Then things started to get more out of control. This next part is not for the faint of heart. I’d tried a few times in the past to, uh, return regrettable food but had always failed and given up. Recently I became a lot more determined. I actually managed to throw up a bunch of desserts that I had shoveled down one night in frenzy of intense craving. I felt disgusted and horrified after it was done, but also a little relieved. Like, dude, you can eat some serious crap and then get rid of it! No harm, no foul! Except yeah, it’s crazy foul and harmful, but in the moment, it just felt like escaping from the repercussions of a bad decision.
When that happened for the first time, I thought it was a one-time, super-bad-choice type of thing. And then I ate some more things that I regretted a week later, and when I knew there was a way out, it didn’t seem like such a ridiculous choice. It’s not like I was throwing up healthy, beneficial food, right? So it happened again. And then again. And then it got to the point where even a big but relatively healthy meal started to feel like a huge, miserable imposition that needed to come out. And that’s how I found myself kneeling over a toilet at the office one night trying to throw up an order of Pad Thai. When that failed, I bought sneakers and a day pass to the local gym the next day to do an hour of intense cardio since it was a rest day off the bike. I’ve gone running every scheduled rest day since then, because I can’t let go of this fear enough to just sit still.
So things have gotten out of control. I’ve told a few people close to me, alluded to it with others, and now I am telling the whole world because I don’t want to hide this. It feels mortifying and pathetic and weak, but I’m not a pathetic or weak person and I’ve realized that people in the grip of eating disorders aren’t either. It’s like your brain gets taken over by this dark, parasitic voice that starts to influence more and more of your thoughts. I’m not stupid – I know what I’m doing is insane and unhealthy. I know I need to eat and not make myself sick, but in the moment, the pull, the voice, the negative thoughts are so strong it’s like there is nothing else in the world. I’m trying to turn this hatred against myself, my body, and food into a hatred against this thing that has taken over my brain. Sometimes I get so angry or fed up at the absurdity and sickness of it all that it feels like I’m breaking free, but then it’s back and settles like a dark fog over my thoughts. And then anything except spinach feels like a reason for remorse.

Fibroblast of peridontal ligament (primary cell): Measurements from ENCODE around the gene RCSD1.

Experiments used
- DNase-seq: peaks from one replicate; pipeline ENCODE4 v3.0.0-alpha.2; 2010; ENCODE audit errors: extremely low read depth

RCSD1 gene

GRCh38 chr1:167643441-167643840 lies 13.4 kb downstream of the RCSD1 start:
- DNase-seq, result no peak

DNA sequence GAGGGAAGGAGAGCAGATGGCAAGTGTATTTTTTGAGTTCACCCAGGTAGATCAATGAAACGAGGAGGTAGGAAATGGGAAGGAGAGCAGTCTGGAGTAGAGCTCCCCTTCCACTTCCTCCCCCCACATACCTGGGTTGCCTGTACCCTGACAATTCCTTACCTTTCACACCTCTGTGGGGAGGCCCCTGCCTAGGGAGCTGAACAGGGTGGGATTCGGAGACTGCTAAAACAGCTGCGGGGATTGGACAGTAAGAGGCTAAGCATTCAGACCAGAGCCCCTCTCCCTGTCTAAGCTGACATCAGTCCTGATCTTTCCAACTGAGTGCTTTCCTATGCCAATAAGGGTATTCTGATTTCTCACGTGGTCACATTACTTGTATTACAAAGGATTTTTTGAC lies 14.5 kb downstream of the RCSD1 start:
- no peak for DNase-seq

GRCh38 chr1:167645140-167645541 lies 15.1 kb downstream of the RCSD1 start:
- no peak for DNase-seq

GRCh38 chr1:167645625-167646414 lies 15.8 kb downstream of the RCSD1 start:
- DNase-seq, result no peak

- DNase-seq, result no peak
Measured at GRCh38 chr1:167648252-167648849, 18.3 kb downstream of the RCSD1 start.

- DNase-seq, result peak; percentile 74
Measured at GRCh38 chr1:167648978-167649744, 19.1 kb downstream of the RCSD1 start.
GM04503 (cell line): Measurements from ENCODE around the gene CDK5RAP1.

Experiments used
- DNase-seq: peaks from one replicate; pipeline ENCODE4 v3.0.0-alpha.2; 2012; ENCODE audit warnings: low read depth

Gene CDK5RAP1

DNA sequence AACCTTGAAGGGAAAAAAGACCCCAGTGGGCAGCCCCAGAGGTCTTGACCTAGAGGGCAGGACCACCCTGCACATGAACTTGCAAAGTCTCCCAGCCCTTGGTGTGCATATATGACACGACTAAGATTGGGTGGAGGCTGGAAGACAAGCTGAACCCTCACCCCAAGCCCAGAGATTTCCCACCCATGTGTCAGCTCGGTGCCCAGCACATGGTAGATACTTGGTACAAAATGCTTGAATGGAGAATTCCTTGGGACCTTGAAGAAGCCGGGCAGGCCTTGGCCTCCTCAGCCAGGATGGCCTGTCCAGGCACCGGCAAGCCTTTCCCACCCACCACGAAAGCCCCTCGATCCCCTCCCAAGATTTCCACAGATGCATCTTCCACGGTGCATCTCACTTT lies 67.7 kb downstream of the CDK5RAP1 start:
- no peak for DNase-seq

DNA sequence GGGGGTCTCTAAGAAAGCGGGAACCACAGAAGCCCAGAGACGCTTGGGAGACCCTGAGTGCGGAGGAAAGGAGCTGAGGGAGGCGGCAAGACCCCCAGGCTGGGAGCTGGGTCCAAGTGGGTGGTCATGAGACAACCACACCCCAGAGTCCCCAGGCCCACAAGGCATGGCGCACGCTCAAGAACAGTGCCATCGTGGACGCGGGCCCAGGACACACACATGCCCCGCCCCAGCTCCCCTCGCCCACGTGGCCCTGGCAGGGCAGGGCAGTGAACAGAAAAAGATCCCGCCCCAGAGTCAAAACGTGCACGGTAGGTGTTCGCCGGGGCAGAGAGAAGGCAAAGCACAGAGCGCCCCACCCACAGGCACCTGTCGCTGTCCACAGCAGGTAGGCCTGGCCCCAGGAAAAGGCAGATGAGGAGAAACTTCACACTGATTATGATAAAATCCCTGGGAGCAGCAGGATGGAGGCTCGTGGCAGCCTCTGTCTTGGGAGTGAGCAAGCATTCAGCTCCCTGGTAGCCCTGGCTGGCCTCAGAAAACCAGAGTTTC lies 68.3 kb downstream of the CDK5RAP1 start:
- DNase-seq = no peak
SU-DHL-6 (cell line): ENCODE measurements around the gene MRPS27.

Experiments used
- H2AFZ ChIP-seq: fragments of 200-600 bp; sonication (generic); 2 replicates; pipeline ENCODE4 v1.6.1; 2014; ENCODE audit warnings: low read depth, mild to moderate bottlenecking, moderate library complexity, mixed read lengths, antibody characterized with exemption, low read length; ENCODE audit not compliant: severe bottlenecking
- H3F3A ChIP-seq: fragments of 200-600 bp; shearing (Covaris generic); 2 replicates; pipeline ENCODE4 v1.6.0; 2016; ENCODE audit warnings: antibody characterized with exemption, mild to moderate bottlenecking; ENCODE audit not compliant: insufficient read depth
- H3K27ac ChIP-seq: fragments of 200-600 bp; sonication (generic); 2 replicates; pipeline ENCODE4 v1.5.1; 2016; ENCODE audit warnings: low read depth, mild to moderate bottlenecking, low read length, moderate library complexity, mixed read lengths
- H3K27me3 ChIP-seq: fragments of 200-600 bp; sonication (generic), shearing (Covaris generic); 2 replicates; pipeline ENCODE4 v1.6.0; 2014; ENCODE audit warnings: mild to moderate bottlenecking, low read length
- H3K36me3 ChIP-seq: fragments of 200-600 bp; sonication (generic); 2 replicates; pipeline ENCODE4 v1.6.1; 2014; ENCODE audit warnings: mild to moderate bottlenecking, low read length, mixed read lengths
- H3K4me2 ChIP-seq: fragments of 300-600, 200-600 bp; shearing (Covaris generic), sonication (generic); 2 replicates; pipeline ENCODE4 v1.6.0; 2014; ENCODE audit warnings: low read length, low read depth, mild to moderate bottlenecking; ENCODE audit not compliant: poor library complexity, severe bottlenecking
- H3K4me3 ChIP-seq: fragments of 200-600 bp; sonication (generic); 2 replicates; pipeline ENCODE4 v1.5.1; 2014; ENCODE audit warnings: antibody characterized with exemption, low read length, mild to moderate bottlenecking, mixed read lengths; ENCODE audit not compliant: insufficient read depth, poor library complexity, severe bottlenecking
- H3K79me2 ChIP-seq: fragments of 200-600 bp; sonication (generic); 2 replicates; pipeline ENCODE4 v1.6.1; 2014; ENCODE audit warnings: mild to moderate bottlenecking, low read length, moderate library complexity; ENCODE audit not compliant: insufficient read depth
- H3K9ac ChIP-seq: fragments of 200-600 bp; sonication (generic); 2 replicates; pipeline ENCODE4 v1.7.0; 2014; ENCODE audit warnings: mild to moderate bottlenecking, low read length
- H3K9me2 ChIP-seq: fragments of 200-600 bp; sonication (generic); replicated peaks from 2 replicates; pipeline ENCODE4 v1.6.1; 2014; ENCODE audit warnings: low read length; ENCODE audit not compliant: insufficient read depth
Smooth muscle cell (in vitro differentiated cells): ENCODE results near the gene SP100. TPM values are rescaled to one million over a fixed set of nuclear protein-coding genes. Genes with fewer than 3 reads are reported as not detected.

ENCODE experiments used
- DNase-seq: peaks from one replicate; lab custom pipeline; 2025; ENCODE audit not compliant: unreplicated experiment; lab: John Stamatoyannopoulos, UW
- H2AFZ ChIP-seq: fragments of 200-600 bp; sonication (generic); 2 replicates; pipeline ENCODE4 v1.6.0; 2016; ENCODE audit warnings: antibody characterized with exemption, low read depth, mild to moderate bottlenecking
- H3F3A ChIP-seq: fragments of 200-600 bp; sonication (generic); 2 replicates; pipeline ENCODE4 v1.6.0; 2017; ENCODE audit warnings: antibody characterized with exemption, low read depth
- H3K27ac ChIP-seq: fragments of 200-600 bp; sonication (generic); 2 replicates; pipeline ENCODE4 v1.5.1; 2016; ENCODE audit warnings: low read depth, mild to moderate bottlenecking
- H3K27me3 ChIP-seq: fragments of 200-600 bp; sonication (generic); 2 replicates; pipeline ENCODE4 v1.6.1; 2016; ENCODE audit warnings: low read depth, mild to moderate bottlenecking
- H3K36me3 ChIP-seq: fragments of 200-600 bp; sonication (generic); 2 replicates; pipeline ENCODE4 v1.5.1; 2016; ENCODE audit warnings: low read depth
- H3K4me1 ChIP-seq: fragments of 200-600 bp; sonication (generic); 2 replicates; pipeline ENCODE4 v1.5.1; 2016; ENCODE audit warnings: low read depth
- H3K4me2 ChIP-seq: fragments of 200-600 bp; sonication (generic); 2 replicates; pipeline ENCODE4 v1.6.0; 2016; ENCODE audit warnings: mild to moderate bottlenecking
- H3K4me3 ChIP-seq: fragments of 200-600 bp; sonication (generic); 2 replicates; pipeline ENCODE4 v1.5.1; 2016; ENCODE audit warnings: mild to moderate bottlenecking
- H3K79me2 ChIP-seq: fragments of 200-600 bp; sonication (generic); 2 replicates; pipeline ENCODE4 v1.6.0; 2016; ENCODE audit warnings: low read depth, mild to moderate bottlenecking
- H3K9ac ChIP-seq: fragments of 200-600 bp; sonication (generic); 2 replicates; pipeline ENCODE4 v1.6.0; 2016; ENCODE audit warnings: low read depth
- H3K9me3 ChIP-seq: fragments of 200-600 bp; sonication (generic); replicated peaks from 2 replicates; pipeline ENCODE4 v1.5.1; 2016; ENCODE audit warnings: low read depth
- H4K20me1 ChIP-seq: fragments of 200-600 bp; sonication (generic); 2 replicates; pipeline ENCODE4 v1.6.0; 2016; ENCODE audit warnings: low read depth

Maybe you’re reading this and thinking things like, “Why don’t you just eat? Do you know how bad this is for you? Do you know this could end your cycling career? Don’t you know [insert nutrition fact here]?” Yes. Yes, I know those things. I’ve read a dozen books, a hundred articles. I’ve heard advice from smart people and I’m not clueless. It’s like being possessed by the dumbest, most dangerous thing you can imagine and it lives to turn me against myself. I’m literally afraid of food, but also obsessed with it. I don’t even have a specific goal, no target weight or look I’m trying to achieve. I don’t lack confidence or feel unloved. I just feel like I need to do this thing, like any deviation from a perfect diet is going to, uh, kill me? No clue. No logic. Don’t bother looking for any here. There is none to be found.